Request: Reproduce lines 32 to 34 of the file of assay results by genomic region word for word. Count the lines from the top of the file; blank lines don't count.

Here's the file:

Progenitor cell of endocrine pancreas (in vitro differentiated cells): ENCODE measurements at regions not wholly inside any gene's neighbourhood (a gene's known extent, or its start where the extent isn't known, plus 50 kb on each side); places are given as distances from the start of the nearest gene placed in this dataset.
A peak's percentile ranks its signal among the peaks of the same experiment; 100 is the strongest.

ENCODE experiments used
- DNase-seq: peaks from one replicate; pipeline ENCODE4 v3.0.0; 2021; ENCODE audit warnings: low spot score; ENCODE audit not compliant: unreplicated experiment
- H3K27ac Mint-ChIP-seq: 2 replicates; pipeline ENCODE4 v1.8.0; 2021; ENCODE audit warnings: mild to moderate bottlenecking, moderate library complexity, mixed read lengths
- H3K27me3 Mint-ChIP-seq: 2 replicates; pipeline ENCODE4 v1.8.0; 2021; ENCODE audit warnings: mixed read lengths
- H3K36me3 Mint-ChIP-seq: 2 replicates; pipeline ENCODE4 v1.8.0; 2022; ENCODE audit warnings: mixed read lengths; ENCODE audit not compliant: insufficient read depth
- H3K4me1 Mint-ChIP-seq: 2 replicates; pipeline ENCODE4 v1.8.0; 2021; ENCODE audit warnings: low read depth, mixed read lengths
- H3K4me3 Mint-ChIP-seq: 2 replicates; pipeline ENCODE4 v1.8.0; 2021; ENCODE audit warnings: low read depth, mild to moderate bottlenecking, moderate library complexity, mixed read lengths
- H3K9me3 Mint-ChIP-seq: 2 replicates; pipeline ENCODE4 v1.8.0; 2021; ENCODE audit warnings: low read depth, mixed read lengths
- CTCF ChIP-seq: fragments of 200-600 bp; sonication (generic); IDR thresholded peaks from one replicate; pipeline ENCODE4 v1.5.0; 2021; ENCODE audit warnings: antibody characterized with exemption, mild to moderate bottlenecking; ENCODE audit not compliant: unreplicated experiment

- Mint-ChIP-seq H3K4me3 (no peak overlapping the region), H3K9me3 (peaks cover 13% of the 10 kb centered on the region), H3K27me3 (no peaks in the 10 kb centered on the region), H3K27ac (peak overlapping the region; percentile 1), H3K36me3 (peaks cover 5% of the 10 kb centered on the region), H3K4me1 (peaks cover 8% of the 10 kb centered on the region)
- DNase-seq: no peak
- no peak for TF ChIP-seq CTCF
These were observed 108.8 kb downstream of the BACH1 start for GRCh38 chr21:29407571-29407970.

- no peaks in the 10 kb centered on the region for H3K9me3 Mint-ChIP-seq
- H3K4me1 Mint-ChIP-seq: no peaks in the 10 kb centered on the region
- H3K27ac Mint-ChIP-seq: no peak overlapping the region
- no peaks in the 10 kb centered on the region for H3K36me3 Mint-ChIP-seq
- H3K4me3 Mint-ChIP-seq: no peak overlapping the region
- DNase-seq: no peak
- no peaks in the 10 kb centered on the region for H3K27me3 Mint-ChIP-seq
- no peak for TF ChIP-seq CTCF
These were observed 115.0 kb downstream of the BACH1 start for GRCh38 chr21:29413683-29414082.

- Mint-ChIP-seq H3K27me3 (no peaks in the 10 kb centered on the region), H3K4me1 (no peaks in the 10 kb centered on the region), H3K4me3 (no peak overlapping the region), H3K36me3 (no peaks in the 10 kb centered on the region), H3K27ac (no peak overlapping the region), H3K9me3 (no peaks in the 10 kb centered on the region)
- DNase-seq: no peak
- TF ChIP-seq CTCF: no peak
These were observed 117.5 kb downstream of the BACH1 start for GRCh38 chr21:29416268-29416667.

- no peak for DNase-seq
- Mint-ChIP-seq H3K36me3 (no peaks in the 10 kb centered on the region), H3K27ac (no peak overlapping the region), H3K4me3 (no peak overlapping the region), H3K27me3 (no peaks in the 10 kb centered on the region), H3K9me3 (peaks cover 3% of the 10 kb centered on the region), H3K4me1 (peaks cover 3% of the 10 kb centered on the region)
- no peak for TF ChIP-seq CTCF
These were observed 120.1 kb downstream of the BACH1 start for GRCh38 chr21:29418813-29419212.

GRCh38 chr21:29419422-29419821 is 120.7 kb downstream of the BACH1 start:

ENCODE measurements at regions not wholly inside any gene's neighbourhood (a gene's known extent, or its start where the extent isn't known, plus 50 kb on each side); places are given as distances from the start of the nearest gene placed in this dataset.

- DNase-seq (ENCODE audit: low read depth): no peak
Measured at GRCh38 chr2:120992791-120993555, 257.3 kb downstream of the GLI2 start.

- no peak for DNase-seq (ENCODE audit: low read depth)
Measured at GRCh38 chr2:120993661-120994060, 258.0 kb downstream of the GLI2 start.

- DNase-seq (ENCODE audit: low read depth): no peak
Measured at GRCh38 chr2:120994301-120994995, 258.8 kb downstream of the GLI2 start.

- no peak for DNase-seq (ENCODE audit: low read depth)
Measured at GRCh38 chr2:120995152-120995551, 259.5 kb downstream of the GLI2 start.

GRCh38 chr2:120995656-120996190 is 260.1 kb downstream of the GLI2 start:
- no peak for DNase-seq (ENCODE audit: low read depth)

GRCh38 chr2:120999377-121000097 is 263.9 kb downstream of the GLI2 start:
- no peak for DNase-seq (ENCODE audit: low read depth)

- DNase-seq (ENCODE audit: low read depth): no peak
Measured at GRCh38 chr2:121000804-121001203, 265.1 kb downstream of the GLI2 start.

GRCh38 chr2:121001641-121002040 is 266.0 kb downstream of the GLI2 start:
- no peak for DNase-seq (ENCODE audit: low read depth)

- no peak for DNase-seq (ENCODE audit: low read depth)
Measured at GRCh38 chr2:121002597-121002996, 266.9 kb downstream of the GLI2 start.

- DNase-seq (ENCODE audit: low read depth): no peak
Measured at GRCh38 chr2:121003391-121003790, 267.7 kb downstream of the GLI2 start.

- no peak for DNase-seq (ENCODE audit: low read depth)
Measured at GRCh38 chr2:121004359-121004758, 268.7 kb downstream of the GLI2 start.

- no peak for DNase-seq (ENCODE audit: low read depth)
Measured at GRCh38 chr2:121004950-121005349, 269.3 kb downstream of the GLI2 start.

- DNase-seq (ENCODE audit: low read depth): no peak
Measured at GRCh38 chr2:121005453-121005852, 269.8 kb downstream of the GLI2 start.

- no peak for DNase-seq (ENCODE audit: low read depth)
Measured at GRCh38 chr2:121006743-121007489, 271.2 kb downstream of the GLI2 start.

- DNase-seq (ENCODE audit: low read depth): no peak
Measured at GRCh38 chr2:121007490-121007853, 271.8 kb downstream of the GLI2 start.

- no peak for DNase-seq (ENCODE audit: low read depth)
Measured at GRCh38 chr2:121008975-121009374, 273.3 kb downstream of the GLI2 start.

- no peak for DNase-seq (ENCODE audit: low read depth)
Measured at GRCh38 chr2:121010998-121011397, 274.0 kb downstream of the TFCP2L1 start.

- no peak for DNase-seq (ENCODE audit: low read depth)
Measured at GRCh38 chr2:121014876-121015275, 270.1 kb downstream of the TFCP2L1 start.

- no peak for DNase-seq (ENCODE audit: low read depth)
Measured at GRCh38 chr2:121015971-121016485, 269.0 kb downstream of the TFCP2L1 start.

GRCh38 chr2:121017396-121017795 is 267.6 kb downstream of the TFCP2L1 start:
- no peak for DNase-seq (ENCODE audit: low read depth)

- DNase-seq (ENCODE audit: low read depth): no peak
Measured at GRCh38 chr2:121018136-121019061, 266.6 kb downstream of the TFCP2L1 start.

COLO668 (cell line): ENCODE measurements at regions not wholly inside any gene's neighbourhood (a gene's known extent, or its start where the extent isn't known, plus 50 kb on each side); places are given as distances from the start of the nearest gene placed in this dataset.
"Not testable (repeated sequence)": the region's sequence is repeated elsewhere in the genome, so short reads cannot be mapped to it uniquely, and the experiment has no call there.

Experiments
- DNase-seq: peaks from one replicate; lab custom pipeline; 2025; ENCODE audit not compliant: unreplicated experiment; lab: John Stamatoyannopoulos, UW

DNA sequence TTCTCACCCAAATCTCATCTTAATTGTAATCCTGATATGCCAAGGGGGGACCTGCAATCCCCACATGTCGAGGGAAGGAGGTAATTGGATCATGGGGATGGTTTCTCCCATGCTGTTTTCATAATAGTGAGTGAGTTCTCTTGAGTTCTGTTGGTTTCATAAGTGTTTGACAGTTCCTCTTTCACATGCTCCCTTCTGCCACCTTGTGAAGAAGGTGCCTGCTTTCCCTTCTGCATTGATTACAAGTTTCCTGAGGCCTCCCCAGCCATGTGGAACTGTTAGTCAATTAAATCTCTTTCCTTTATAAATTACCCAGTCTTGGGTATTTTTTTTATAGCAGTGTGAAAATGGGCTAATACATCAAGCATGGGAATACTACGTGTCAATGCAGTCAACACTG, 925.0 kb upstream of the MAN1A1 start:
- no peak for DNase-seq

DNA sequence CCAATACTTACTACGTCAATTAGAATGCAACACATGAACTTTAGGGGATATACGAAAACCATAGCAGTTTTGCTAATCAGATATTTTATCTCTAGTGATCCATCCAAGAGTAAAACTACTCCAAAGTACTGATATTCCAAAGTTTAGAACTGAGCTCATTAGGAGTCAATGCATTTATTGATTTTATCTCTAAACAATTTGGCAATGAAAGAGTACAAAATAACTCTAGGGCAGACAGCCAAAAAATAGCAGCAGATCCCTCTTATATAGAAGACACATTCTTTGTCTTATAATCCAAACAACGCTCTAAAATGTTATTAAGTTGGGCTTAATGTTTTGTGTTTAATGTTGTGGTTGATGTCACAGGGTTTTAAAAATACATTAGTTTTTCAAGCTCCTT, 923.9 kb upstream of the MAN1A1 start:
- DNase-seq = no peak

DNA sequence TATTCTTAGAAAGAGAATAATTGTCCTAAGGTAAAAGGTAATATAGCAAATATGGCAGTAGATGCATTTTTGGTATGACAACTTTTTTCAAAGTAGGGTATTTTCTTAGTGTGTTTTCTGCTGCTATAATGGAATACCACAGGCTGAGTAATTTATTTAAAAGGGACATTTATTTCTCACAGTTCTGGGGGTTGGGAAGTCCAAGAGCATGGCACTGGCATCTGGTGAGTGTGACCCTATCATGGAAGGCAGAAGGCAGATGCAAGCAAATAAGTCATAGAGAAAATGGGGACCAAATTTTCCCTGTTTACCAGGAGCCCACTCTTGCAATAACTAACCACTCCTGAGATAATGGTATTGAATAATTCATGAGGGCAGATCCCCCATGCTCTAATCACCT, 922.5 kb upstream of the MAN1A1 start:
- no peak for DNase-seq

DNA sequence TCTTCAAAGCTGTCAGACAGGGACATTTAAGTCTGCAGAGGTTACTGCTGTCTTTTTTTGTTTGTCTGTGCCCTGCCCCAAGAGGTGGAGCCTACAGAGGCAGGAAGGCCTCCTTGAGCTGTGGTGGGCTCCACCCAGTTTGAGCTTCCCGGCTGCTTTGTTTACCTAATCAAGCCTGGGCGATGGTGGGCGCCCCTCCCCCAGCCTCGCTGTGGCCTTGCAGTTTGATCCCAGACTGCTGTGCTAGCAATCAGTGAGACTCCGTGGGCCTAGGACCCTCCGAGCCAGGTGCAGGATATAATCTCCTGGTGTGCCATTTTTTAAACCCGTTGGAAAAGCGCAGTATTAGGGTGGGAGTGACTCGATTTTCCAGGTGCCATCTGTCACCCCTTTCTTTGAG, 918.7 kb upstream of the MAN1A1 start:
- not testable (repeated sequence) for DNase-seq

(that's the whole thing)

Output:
These were observed 120.1 kb downstream of the BACH1 start for GRCh38 chr21:29418813-29419212.

GRCh38 chr21:29419422-29419821 is 120.7 kb downstream of the BACH1 start:

ENCODE measurements at regions not wholly inside any gene's neighbourhood (a gene's known extent, or its start where the extent isn't known, plus 50 kb on each side); places are given as distances from the start of the nearest gene placed in this dataset.